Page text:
Setting allocation principles to protect vulnerable populations from COVID-19
By David Staudacher
When a disaster strikes, emergency resources are often distributed proportionately based on the population size of the areas impacted.
But what if resources are limited, and all subgroups’ needs are not equal? That is what Hadis Anahideh, a research assistant professor in mechanical and industrial engineering at UIC, and her team considered when they began investigating methods used to distribute COVID-19 vaccines.
Focusing on equity of distribution instead of only equality, the researchers evaluated COVID-19 datasets from three major segregated cities in the United States — Chicago, New York and Baltimore. All three cities have relatively high Hispanic and Black populations, and several studies during the pandemic have shown a higher rate of COVID-19 infection among Black and Hispanic communities, which are more vulnerable due to social, economic and other factors affecting their exposure rates.
The team designed a “fairness-aware” vaccine allocation approach to maximize equality and avoid inequity by balancing the tradeoff between geographical diversity and social group fairness. The team’s approach showed how to allocate limited resources, such as vaccinations, to different regions at the ZIP code level.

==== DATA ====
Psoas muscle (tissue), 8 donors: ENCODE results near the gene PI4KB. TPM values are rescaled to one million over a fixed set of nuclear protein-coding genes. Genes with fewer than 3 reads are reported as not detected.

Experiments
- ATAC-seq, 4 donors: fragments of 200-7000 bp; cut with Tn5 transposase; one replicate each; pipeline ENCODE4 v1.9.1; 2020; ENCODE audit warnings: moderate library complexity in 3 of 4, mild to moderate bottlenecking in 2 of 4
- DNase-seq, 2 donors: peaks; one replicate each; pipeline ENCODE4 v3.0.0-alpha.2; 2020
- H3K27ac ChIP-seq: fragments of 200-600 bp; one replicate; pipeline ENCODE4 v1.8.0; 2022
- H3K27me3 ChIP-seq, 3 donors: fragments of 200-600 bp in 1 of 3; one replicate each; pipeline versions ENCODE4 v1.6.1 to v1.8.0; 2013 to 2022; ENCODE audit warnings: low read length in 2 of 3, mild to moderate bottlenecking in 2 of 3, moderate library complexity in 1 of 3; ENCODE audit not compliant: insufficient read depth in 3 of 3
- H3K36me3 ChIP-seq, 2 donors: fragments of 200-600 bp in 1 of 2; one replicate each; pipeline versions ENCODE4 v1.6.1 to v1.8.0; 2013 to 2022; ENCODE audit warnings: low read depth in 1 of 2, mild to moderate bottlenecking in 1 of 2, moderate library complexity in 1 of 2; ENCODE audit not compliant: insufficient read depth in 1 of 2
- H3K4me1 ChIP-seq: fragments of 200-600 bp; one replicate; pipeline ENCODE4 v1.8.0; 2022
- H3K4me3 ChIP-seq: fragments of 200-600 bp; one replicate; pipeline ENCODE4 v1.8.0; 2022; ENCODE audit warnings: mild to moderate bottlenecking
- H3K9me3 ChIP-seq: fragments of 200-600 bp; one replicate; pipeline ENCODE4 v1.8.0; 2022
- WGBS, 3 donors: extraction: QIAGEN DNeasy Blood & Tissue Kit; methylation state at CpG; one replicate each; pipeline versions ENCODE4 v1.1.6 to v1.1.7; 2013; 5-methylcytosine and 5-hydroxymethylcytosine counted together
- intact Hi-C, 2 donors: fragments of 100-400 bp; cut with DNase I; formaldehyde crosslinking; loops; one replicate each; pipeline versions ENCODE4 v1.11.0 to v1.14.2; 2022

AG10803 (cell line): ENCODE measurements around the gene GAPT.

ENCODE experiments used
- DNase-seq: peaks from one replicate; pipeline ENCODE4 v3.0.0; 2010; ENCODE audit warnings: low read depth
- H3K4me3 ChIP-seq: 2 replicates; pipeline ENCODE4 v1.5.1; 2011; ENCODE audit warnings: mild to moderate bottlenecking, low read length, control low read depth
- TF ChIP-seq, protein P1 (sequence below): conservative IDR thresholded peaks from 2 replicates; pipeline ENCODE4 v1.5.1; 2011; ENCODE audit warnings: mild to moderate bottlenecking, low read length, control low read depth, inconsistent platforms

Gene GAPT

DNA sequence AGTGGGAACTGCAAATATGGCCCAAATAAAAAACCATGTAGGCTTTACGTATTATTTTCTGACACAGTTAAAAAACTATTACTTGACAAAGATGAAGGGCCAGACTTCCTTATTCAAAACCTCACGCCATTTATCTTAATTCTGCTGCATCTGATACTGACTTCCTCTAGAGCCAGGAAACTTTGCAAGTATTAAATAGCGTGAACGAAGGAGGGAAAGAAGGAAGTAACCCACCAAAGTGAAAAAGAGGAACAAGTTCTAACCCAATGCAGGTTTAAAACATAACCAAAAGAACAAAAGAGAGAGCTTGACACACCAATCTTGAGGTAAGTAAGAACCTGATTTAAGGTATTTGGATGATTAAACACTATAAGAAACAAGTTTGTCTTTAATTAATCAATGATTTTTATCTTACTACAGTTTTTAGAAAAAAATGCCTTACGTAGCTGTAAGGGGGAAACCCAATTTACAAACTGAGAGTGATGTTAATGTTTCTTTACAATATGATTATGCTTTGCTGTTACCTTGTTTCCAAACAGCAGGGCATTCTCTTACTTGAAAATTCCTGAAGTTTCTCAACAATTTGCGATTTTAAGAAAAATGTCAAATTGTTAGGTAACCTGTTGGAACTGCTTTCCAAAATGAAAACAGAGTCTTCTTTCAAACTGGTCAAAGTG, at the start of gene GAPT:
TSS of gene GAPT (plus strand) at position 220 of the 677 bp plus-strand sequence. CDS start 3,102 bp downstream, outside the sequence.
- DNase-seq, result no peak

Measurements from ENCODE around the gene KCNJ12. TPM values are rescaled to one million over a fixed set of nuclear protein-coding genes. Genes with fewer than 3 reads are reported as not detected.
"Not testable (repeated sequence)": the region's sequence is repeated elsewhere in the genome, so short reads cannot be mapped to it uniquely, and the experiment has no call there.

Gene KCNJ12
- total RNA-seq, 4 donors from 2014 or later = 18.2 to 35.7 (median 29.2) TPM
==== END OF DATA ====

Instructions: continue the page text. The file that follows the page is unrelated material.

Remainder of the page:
Their framework showed how incorporating fairness in vaccination allocation modeling and distribution can “change the game,” Anahideh said.
“If you consider the fairness notion in allocation modeling, some regions will be prioritized that otherwise wouldn’t be on the top of the list for allocation. That was a major contribution that we showed both theoretically and empirically using real COVID-19 datasets,” Anahideh said. “The whole idea is to distribute limited resources so that we can protect vulnerable populations. Considering fairness, our framework prioritized regions with a higher proportion of Hispanic and Black populations, which would be missed without considering fairness.”
The framework can assist policymakers in developing strategies that prioritize vulnerable populations in medical resource allocation and distribution.
“The resource allocation in the U.S., mainly the infrastructure for distribution, is insufficient to provide a universal supply of vaccinations and treatment within a short period of time,” she said. “Targeting the high-risk population and vulnerable population and designing fair principles for prioritizing these regions and communities for allocation is significantly important.”
The results of the research were published in the Socio-Economic Sciences Journal.
Learn more about Anahideh’s research at Optimal Learning and Exploration Laboratory.